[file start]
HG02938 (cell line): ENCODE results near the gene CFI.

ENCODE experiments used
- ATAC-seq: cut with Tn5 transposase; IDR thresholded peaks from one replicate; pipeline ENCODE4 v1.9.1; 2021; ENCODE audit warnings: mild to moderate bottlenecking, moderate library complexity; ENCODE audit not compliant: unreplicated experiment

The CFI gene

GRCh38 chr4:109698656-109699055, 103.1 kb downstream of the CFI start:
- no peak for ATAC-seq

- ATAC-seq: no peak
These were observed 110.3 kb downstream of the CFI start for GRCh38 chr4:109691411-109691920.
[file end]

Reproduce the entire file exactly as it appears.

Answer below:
HG02938 (cell line): ENCODE results near the gene CFI.

ENCODE experiments used
- ATAC-seq: cut with Tn5 transposase; IDR thresholded peaks from one replicate; pipeline ENCODE4 v1.9.1; 2021; ENCODE audit warnings: mild to moderate bottlenecking, moderate library complexity; ENCODE audit not compliant: unreplicated experiment

The CFI gene

GRCh38 chr4:109698656-109699055, 103.1 kb downstream of the CFI start:
- no peak for ATAC-seq

- ATAC-seq: no peak
These were observed 110.3 kb downstream of the CFI start for GRCh38 chr4:109691411-109691920.